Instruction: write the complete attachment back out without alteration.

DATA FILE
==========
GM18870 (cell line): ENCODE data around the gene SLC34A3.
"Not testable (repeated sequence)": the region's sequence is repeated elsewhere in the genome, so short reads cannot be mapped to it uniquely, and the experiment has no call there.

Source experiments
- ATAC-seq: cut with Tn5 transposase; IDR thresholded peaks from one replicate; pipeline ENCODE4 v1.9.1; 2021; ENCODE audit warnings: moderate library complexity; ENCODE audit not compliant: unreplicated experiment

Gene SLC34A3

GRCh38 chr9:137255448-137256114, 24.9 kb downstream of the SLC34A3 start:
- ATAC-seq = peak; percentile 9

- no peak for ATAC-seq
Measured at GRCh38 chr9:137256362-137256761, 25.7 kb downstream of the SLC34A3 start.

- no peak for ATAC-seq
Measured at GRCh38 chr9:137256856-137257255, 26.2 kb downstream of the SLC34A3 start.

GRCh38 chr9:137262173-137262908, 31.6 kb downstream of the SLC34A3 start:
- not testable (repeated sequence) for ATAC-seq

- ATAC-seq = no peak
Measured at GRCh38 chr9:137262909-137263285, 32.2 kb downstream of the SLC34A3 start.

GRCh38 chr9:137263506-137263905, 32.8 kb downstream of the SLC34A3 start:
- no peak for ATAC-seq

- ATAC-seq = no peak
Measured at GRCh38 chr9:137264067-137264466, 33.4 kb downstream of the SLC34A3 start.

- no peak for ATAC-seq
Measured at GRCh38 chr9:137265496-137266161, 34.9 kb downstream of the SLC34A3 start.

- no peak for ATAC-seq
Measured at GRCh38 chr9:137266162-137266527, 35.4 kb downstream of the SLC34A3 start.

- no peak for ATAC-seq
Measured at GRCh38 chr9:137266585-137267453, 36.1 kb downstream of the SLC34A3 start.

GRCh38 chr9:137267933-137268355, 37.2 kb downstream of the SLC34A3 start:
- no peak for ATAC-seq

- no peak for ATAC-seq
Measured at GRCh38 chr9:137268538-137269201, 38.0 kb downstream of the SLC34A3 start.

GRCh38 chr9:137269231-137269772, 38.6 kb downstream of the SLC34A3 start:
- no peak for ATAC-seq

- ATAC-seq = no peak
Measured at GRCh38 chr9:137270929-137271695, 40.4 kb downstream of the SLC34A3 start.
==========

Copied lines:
GM18870 (cell line): ENCODE data around the gene SLC34A3.
"Not testable (repeated sequence)": the region's sequence is repeated elsewhere in the genome, so short reads cannot be mapped to it uniquely, and the experiment has no call there.

Source experiments
- ATAC-seq: cut with Tn5 transposase; IDR thresholded peaks from one replicate; pipeline ENCODE4 v1.9.1; 2021; ENCODE audit warnings: moderate library complexity; ENCODE audit not compliant: unreplicated experiment

Gene SLC34A3

GRCh38 chr9:137255448-137256114, 24.9 kb downstream of the SLC34A3 start:
- ATAC-seq = peak; percentile 9

- no peak for ATAC-seq
Measured at GRCh38 chr9:137256362-137256761, 25.7 kb downstream of the SLC34A3 start.

- no peak for ATAC-seq
Measured at GRCh38 chr9:137256856-137257255, 26.2 kb downstream of the SLC34A3 start.

GRCh38 chr9:137262173-137262908, 31.6 kb downstream of the SLC34A3 start:
- not testable (repeated sequence) for ATAC-seq

- ATAC-seq = no peak
Measured at GRCh38 chr9:137262909-137263285, 32.2 kb downstream of the SLC34A3 start.

GRCh38 chr9:137263506-137263905, 32.8 kb downstream of the SLC34A3 start:
- no peak for ATAC-seq

- ATAC-seq = no peak
Measured at GRCh38 chr9:137264067-137264466, 33.4 kb downstream of the SLC34A3 start.

- no peak for ATAC-seq
Measured at GRCh38 chr9:137265496-137266161, 34.9 kb downstream of the SLC34A3 start.

- no peak for ATAC-seq
Measured at GRCh38 chr9:137266162-137266527, 35.4 kb downstream of the SLC34A3 start.

- no peak for ATAC-seq
Measured at GRCh38 chr9:137266585-137267453, 36.1 kb downstream of the SLC34A3 start.

GRCh38 chr9:137267933-137268355, 37.2 kb downstream of the SLC34A3 start:
- no peak for ATAC-seq

- no peak for ATAC-seq
Measured at GRCh38 chr9:137268538-137269201, 38.0 kb downstream of the SLC34A3 start.

GRCh38 chr9:137269231-137269772, 38.6 kb downstream of the SLC34A3 start:
- no peak for ATAC-seq

- ATAC-seq = no peak
Measured at GRCh38 chr9:137270929-137271695, 40.4 kb downstream of the SLC34A3 start.